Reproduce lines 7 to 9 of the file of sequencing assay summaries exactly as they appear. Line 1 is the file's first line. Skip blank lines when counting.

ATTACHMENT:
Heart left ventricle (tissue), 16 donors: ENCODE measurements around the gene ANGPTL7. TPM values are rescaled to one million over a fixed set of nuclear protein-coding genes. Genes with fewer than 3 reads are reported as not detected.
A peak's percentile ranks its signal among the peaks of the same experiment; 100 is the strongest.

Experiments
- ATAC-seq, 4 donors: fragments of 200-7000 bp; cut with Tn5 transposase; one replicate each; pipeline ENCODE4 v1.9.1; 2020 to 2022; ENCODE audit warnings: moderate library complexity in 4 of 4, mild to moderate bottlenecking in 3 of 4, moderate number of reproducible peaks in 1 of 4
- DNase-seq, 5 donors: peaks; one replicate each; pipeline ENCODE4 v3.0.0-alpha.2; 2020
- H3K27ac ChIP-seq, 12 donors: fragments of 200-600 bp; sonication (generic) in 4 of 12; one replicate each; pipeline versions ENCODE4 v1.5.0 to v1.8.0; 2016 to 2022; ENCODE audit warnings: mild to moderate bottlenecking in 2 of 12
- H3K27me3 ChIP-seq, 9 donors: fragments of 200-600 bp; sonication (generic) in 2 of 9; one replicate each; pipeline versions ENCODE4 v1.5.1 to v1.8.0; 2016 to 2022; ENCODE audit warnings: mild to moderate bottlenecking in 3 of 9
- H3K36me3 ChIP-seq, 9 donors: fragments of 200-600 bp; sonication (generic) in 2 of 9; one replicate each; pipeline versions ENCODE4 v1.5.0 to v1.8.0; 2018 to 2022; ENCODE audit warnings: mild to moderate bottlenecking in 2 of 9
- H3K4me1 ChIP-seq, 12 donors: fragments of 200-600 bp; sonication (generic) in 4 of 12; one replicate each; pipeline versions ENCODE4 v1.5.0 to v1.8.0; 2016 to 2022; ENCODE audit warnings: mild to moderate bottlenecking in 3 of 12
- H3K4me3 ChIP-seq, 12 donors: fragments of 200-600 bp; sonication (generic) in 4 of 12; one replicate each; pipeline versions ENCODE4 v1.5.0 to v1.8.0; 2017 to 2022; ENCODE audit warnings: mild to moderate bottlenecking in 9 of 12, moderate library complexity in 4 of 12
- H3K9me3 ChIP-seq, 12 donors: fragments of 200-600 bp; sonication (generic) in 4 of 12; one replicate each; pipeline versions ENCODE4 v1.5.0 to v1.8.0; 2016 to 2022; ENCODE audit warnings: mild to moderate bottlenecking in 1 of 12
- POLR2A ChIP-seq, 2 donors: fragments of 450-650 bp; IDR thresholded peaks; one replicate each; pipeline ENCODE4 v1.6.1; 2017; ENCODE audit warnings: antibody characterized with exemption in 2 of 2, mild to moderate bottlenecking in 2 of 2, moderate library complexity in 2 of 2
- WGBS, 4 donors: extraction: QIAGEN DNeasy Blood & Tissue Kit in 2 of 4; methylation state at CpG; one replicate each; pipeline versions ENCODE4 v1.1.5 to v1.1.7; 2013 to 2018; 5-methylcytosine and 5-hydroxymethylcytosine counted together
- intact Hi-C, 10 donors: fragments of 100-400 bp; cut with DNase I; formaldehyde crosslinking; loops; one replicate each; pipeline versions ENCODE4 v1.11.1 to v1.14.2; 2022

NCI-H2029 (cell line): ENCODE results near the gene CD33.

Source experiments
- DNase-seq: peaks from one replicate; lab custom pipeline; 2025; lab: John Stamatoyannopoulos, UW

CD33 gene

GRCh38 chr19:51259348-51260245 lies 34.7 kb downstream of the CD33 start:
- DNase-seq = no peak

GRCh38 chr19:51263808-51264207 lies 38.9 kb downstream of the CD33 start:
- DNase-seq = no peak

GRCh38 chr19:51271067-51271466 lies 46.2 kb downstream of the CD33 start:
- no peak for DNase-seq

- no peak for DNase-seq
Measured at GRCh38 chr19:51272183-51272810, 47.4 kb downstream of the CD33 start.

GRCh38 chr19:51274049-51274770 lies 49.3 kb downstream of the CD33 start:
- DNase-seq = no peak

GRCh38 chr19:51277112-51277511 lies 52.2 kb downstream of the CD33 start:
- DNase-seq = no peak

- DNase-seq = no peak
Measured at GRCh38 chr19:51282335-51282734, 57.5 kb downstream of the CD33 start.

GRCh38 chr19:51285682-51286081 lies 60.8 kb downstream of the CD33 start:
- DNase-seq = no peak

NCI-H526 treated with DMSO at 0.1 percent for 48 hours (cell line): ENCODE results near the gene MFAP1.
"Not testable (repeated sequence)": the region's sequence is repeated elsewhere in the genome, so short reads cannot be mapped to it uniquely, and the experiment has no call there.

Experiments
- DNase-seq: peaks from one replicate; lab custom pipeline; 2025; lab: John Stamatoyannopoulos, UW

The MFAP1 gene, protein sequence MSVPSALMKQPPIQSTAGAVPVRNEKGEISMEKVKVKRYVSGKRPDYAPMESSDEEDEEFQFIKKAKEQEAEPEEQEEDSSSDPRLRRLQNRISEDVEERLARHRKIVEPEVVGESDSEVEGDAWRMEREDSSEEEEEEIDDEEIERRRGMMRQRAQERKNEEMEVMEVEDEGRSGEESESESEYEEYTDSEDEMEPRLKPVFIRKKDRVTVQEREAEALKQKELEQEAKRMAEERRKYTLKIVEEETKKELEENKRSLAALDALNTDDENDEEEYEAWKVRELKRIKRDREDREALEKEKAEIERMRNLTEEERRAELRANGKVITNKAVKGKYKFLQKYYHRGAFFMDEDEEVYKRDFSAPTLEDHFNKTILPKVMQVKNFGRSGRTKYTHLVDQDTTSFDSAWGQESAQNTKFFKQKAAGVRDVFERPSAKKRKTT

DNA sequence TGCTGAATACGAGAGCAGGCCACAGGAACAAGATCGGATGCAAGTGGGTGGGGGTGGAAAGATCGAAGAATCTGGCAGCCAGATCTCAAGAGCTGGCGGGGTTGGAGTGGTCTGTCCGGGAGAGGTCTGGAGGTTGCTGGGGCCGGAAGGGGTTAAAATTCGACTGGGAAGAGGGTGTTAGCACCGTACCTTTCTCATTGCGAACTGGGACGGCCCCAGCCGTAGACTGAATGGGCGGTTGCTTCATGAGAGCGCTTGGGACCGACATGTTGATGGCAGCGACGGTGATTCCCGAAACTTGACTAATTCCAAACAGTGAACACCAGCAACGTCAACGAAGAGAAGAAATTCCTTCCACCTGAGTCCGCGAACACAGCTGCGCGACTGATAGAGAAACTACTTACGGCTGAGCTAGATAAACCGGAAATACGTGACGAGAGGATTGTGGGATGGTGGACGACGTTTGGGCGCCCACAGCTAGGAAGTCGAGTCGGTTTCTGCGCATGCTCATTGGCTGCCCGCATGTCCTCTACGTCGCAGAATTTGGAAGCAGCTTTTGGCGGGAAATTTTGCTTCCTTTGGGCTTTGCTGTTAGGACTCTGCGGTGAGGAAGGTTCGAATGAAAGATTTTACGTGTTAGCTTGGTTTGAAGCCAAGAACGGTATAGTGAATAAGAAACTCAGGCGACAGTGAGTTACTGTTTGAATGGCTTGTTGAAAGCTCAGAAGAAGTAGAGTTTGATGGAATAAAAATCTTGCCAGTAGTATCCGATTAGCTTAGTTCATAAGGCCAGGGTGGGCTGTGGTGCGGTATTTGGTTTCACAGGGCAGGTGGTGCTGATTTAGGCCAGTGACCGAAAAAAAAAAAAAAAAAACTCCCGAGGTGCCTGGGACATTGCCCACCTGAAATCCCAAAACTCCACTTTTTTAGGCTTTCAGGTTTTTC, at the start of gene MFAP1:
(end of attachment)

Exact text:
- H3K27me3 ChIP-seq, 9 donors: fragments of 200-600 bp; sonication (generic) in 2 of 9; one replicate each; pipeline versions ENCODE4 v1.5.1 to v1.8.0; 2016 to 2022; ENCODE audit warnings: mild to moderate bottlenecking in 3 of 9
- H3K36me3 ChIP-seq, 9 donors: fragments of 200-600 bp; sonication (generic) in 2 of 9; one replicate each; pipeline versions ENCODE4 v1.5.0 to v1.8.0; 2018 to 2022; ENCODE audit warnings: mild to moderate bottlenecking in 2 of 9
- H3K4me1 ChIP-seq, 12 donors: fragments of 200-600 bp; sonication (generic) in 4 of 12; one replicate each; pipeline versions ENCODE4 v1.5.0 to v1.8.0; 2016 to 2022; ENCODE audit warnings: mild to moderate bottlenecking in 3 of 12